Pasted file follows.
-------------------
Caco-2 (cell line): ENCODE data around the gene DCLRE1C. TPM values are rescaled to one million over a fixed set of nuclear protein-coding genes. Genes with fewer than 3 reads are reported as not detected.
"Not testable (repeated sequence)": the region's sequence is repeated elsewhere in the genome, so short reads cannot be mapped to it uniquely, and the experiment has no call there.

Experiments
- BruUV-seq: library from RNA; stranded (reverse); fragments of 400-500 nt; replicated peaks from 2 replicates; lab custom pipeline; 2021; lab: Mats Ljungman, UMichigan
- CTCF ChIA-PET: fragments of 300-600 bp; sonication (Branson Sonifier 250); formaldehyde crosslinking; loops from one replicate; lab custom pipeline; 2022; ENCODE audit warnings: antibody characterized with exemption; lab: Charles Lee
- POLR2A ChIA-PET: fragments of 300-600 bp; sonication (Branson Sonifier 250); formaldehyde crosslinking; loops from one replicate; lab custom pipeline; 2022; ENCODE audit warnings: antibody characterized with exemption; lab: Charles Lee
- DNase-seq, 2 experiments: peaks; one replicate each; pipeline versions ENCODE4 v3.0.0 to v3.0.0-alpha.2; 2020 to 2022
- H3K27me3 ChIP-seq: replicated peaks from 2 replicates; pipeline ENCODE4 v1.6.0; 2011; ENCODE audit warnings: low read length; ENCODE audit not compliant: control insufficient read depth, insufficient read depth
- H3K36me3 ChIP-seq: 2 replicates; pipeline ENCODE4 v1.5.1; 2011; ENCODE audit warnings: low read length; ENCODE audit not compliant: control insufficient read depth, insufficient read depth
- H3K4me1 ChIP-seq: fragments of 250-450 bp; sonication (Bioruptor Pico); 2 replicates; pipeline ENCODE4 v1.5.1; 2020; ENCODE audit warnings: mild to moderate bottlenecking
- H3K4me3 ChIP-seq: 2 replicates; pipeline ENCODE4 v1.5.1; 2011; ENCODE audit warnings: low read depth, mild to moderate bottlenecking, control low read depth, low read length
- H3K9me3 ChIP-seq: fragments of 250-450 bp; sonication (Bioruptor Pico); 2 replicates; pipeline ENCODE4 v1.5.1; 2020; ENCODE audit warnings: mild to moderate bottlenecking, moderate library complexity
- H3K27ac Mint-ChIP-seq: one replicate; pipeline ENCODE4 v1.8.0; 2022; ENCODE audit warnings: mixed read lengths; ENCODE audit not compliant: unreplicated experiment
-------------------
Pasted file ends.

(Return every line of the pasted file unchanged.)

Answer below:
Caco-2 (cell line): ENCODE data around the gene DCLRE1C. TPM values are rescaled to one million over a fixed set of nuclear protein-coding genes. Genes with fewer than 3 reads are reported as not detected.
"Not testable (repeated sequence)": the region's sequence is repeated elsewhere in the genome, so short reads cannot be mapped to it uniquely, and the experiment has no call there.

Experiments
- BruUV-seq: library from RNA; stranded (reverse); fragments of 400-500 nt; replicated peaks from 2 replicates; lab custom pipeline; 2021; lab: Mats Ljungman, UMichigan
- CTCF ChIA-PET: fragments of 300-600 bp; sonication (Branson Sonifier 250); formaldehyde crosslinking; loops from one replicate; lab custom pipeline; 2022; ENCODE audit warnings: antibody characterized with exemption; lab: Charles Lee
- POLR2A ChIA-PET: fragments of 300-600 bp; sonication (Branson Sonifier 250); formaldehyde crosslinking; loops from one replicate; lab custom pipeline; 2022; ENCODE audit warnings: antibody characterized with exemption; lab: Charles Lee
- DNase-seq, 2 experiments: peaks; one replicate each; pipeline versions ENCODE4 v3.0.0 to v3.0.0-alpha.2; 2020 to 2022
- H3K27me3 ChIP-seq: replicated peaks from 2 replicates; pipeline ENCODE4 v1.6.0; 2011; ENCODE audit warnings: low read length; ENCODE audit not compliant: control insufficient read depth, insufficient read depth
- H3K36me3 ChIP-seq: 2 replicates; pipeline ENCODE4 v1.5.1; 2011; ENCODE audit warnings: low read length; ENCODE audit not compliant: control insufficient read depth, insufficient read depth
- H3K4me1 ChIP-seq: fragments of 250-450 bp; sonication (Bioruptor Pico); 2 replicates; pipeline ENCODE4 v1.5.1; 2020; ENCODE audit warnings: mild to moderate bottlenecking
- H3K4me3 ChIP-seq: 2 replicates; pipeline ENCODE4 v1.5.1; 2011; ENCODE audit warnings: low read depth, mild to moderate bottlenecking, control low read depth, low read length
- H3K9me3 ChIP-seq: fragments of 250-450 bp; sonication (Bioruptor Pico); 2 replicates; pipeline ENCODE4 v1.5.1; 2020; ENCODE audit warnings: mild to moderate bottlenecking, moderate library complexity
- H3K27ac Mint-ChIP-seq: one replicate; pipeline ENCODE4 v1.8.0; 2022; ENCODE audit warnings: mixed read lengths; ENCODE audit not compliant: unreplicated experiment